“The secret of all happiness is unconditional love.” So sayeth Iggy Pop, a guest vocalist growling his way through “Stray Dog,” the midway point of New Order’s new album Music Complete. Frankly, that sums up the relationship strategy for fans of the band for probably 14 years now. It’s easy to love where New Order came from: Bernard Sumner’s conversational vocal melodies, the development of Peter Hook’s knotty, throbbing basslines, and their use of persistent, insistent synth parts grew their audience exponentially from their roots in Joy Division. Loving where they’ve gone since then? That’s taken much wincing and gritting of teeth.
New Order have needed something resembling a return to form since 2001’s Get Ready; their eight-year layoff after Republic resulted in the sound of not just getting reacquainted with guitar-based rock but with each other. Then 2005’s Waiting for the Sirens’ Call started to blow that whole reacquaintance bit to hell. Phil Cunningham replaced Gillian Gilbert on keyboards, who chose to stay at home with the kids she had with drummer Stephen Morris. Hook and Sumner mouthed off in competing media about touring and recording. Ultimately, the album and its companion/outtakes release Lost Sirens sit at the bottom of fans’ and critics’ wishlists.
With production assistance from dance music veterans Richard X, Stuart Price (aka Jacques Lu Cont), and Tom Rowlands (one half of The Chemical Brothers), Music Complete feels like it will offer relief to a sizable portion of their fanbase. At its very worst, it twists history upon itself to present music seemingly influenced by musicians New Order once influenced themselves. At its best, it’s a throwback at least to the days of Technique, when Sumner had such flights of digital fancy that he needed another band (Electronic) to indulge them all.
Be warned, though: New Order are still a band in transition, and only on the way up out of the abyss instead of on solid ground. On one hand, longtime listeners will cheer that Gilbert has returned to play keyboards alongside Cunningham. My only fear is that at some point in the future the group will sense they have too many cooks. I hope I’m wrong; every band member is credited with handling a keyboard or synthesizer on this album, and they acquit themselves admirably. On the other hand, and more importantly, we also get to hear the debut of Peter Hook’s replacement: Tom Chapman, recruited from Sumner’s Bad Lieutenant project.
New Order succeed on Music Complete having lost Hooky’s foundational bass much in the same way R.E.M. fared on Up immediately following the departure of drummer Bill Berry. The biggest-sounding basslines (like those in “People on the High Line” and “Academic”) neither tread much new ground nor distract from the New Order oeuvre. That’s OK to start this chapter of the band—ease everyone in, including yourself. To continue the story with no progression? Well, you see what happened to R.E.M. as their career ended. Fingers crossed, Tom.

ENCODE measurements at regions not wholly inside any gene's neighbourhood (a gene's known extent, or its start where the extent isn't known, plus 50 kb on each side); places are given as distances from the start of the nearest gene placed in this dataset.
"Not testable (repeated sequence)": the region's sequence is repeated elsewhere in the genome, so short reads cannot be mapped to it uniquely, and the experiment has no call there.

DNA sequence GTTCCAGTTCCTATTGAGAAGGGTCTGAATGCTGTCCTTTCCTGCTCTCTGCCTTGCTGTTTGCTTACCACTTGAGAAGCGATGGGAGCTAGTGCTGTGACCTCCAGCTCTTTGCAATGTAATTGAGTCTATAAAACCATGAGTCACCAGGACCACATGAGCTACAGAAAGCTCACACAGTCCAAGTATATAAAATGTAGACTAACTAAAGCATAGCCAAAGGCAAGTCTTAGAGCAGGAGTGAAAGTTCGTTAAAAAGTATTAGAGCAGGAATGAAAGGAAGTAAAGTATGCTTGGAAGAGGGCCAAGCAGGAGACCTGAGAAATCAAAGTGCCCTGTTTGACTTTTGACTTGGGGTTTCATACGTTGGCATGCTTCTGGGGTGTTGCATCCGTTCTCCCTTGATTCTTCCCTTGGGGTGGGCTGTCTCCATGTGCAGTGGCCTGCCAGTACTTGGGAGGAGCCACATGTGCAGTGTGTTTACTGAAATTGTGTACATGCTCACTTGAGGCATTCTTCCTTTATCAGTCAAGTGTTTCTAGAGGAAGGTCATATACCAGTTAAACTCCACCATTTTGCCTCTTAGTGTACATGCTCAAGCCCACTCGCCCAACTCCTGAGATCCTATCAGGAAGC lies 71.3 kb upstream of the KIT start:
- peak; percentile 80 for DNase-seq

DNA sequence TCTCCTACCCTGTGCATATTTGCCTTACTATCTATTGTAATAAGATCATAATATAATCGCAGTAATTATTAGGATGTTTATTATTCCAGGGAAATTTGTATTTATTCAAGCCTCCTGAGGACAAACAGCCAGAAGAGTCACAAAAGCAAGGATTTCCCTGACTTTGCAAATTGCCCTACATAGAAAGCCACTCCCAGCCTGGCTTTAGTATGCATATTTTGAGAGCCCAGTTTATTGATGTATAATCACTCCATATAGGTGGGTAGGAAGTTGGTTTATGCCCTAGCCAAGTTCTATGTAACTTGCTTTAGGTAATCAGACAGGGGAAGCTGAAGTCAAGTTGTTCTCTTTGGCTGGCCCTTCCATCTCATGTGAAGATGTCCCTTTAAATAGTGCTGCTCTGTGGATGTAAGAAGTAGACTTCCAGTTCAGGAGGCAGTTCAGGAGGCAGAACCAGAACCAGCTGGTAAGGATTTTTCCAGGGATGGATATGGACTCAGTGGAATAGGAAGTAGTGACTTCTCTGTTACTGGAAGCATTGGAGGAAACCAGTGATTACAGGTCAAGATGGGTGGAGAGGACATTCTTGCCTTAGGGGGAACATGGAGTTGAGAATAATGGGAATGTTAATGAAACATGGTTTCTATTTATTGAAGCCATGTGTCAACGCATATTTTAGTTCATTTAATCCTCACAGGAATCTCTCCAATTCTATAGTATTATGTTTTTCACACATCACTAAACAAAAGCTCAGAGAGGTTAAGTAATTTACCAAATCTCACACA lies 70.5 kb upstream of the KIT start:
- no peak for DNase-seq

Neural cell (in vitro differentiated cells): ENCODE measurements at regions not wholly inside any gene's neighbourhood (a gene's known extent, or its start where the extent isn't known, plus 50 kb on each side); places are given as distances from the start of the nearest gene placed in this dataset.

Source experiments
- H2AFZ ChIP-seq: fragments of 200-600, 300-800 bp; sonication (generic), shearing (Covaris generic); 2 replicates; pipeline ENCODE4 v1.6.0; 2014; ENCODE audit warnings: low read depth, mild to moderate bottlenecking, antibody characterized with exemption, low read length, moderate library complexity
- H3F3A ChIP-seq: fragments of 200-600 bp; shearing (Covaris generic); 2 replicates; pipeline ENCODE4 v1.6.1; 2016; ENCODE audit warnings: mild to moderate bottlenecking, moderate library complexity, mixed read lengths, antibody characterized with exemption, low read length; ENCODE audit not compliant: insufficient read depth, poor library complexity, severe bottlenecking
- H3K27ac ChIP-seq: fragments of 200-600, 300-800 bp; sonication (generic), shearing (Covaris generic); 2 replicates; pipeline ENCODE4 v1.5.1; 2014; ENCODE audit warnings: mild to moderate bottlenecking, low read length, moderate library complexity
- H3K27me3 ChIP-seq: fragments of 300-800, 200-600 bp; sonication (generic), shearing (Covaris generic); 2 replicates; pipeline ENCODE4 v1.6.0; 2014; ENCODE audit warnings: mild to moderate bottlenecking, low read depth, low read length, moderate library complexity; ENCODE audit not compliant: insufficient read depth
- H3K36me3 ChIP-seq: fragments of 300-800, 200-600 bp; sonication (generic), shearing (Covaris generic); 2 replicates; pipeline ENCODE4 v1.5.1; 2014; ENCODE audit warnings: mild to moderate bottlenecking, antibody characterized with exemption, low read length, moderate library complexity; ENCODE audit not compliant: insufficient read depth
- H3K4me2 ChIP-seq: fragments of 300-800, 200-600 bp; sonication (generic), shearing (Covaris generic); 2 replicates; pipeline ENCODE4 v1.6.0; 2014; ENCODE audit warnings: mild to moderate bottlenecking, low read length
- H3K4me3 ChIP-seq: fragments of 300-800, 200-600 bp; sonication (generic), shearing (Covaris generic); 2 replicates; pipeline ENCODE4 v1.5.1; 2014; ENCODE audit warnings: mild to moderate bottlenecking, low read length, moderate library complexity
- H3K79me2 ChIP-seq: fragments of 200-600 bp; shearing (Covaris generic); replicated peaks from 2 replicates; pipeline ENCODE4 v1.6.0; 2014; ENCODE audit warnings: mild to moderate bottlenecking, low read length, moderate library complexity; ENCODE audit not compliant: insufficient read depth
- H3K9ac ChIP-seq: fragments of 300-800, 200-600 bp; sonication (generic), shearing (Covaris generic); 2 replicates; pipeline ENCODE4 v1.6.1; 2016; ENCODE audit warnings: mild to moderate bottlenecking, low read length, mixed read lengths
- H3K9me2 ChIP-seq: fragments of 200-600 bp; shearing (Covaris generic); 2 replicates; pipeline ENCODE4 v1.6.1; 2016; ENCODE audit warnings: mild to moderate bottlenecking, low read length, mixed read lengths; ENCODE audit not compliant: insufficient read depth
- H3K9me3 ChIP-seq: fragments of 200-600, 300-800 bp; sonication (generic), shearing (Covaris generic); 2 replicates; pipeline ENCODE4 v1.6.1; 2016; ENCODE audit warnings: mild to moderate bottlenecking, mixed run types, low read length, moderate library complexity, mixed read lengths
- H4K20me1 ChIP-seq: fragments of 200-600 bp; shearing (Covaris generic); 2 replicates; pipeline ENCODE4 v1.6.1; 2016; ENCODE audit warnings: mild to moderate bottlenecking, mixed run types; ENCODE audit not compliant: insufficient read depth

The momentum of songs like “Unlearn This Hatred” and “Singularity” suggest they could have lived on the Chemical Bros’ Surrender album the same way Sumner did as an “Out of Control” guest vocalist. Other cuts seem to embrace nostalgia for Giorgio Moroder’s finely crafted disco. “People on the High Line” has a guitar figure echoing Daft Punk’s “Get Lucky,” while “Plastic” is a nice bookend to “Crystal” from Get Ready. Where Sumner once sang about the human condition and psyche (“We’re like crystal, we break easy”), he now gives an example of its frailty in the face of heartbreak (“You don’t mean nothing, baby, so superficial”).
Sumner’s songwriting still trades in many of these simple metaphors and glowing generalities, so there are moments when Music Complete comes across like a Pet Shop Boys album minus Neil Tennant’s wit. To be fair, guests like Iggy, Brandon Flowers, La Roux and Giacomo Cavagna (with an Italian turn on “Tutti Frutti”) help give the vocal proceedings a bit more interest and variety. But the big selling point here has to be the return of long-missing groove to the band’s catalog: From first single “Restless” forward, this album has a consistent digital pulse. It’s nothing new, but it’s definitely in order.
Adam Blyweiss is associate editor of Treble. A graphic designer and design teacher by trade, Adam has written about music since his 1990s college days and been published at MXDWN and e|i magazine. Based in Philadelphia, Adam has also DJ’d for terrestrial and streaming radio from WXPN and WKDU.